Different views of The Atacama Large Millimeter/submillimeter Array (ALMA), the largest astronomical project in existence. It’s an international partnership of Europe, North America and East Asia in cooperation with the Republic of Chile, composing initially of 66 high precision antennas located in northern Chile.
From Earth to Observable Universe
“Since, in the long run, every planetary civilization will be endangered by impacts from space, every surviving civilization is obliged to become spacefaring—not because of exploratory or romantic zeal, but for the most practical reason imaginable: staying alive… If our long-term survival is at stake, we have a basic responsibility to our species to venture to other worlds.”
― Carl Sagan (Astrophysicist, Astronomer & Cosmologist)
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The cosmic brush of star formation composed this alluring mix of dust and dark nebulae. Cataloged as Sh2-239 and LDN 1551, the region lies near the southern end of the Taurus molecular cloud complex some 450 light-years distant. Stretching for nearly 3 light-years, the canvas abounds with signs of embedded young stellar objects driving dynamic outflows into the surrounding medium. Included near the center of the frame, a compact, tell-tale red jet of shocked hydrogen gas is near the position of infrared source IRS5, known to be a system of protostars surrounded by dust disks. Just below it are the broader, brighter wings of HH 102, one of the region’s many Herbig-Haro objects, nebulosities associated with newly born stars. Estimates indicate that the star forming LDN 1551 region contains a total amount of material equivalent to about 50 times the mass of the Sun.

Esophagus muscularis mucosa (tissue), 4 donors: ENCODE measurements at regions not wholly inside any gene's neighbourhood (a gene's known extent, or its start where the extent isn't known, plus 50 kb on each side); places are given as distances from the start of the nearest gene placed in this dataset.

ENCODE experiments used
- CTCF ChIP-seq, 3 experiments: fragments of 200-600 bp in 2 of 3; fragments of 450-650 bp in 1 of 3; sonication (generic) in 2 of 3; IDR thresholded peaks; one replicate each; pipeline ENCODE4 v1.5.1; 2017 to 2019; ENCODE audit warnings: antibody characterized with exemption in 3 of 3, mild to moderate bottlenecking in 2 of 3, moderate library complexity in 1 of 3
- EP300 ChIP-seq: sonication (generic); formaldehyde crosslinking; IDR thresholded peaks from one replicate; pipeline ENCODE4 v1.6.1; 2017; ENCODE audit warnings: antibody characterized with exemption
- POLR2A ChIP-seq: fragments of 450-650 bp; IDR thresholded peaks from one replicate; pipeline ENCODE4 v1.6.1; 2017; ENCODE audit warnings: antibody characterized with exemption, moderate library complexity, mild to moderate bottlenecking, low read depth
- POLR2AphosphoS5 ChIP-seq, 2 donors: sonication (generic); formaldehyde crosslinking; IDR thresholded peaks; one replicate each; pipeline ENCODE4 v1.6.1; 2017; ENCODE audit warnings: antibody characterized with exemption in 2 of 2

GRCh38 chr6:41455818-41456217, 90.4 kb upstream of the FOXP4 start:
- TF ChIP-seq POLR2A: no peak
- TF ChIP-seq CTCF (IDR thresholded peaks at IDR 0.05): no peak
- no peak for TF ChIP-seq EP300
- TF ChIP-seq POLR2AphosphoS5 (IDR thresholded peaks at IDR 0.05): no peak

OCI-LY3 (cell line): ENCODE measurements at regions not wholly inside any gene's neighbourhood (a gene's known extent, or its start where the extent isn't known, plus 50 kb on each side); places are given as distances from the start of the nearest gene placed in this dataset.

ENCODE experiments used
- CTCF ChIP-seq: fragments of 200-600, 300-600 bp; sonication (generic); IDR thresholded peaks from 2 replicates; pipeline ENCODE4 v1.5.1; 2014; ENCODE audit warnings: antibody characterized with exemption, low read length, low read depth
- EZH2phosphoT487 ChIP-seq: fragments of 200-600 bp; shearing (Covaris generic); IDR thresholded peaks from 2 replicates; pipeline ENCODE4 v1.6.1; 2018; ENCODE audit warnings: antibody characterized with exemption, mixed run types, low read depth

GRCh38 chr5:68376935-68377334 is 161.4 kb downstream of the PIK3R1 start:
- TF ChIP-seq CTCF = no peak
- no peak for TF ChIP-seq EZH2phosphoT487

Credit: T.A. Rector (University of Alaska Anchorage) and H. Schweiker (WIYN and NOAO/AURA/NSF)
This is roughly the view of our neighbouring brightest galaxies if you were 20 million light years away from ‘home’ (red dot). A closer view reveals the closest neighbours as well. In a very small distance there are two galaxies surrounding the Milky Way, the Large and the Small Mangelanic Clouds.
SDO’s Ultra-high Definition View of 2012 Venus Transit Launched on Feb. 11, 2010, the Solar Dynamics Observatory, or SDO, is the most advanced spacecraft ever designed to study the sun.
During its five-year mission, it will examine the sun’s atmosphere, magnetic field and also provide a better understanding of the role the sun plays in Earth’s atmospheric chemistry and climate.
SDO provides images with resolution 8 times better than high-definition television and returns more than a terabyte of data each day. On June 5 2012, SDO collected images of the rarest predictable solar event—the transit of Venus across the face of the sun. This event happens in pairs eight years apart that are separated from each other by 105 or 121 years. The last transit was in 2004 and the next will not happen until 2117.
Planetary nebula NGC 5189 captured by Hubble’s Wide Field Camera 3 on July 6, 2012
• Credit: NASA, ESA, Hubble Heritage Team (STScl/AURA)
NASA Space Shuttle Launch.
Journey into a Schwarzschild black hole.